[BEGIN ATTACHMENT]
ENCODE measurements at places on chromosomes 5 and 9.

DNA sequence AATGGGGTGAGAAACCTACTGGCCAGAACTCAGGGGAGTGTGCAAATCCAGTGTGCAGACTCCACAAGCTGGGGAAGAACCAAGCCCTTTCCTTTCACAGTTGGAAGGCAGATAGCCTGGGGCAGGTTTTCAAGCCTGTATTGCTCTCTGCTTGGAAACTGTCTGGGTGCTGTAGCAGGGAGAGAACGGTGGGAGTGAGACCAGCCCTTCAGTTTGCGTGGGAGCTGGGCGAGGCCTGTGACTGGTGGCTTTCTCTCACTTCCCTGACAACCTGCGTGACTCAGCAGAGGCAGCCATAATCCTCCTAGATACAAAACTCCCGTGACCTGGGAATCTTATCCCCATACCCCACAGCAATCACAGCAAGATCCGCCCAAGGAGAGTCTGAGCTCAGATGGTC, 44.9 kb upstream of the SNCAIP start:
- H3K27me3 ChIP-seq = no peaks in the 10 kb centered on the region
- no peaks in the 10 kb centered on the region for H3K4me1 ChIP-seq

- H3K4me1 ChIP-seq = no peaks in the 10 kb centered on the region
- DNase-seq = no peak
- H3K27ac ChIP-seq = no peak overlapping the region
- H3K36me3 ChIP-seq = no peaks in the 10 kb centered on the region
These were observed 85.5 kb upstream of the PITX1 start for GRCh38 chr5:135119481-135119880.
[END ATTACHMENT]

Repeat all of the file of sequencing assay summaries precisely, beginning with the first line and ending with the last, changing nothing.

ENCODE measurements at places on chromosomes 5 and 9.

DNA sequence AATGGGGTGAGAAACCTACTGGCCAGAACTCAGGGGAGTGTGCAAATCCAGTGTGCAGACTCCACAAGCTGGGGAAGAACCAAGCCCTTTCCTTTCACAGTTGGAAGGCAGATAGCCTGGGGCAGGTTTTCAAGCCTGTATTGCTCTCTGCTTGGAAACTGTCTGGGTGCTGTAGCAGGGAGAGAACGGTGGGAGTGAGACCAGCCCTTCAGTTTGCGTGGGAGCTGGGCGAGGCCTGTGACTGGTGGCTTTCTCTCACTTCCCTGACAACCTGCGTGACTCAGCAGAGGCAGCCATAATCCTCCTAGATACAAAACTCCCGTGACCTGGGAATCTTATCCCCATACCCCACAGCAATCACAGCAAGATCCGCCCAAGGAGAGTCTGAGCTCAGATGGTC, 44.9 kb upstream of the SNCAIP start:
- H3K27me3 ChIP-seq = no peaks in the 10 kb centered on the region
- no peaks in the 10 kb centered on the region for H3K4me1 ChIP-seq

- H3K4me1 ChIP-seq = no peaks in the 10 kb centered on the region
- DNase-seq = no peak
- H3K27ac ChIP-seq = no peak overlapping the region
- H3K36me3 ChIP-seq = no peaks in the 10 kb centered on the region
These were observed 85.5 kb upstream of the PITX1 start for GRCh38 chr5:135119481-135119880.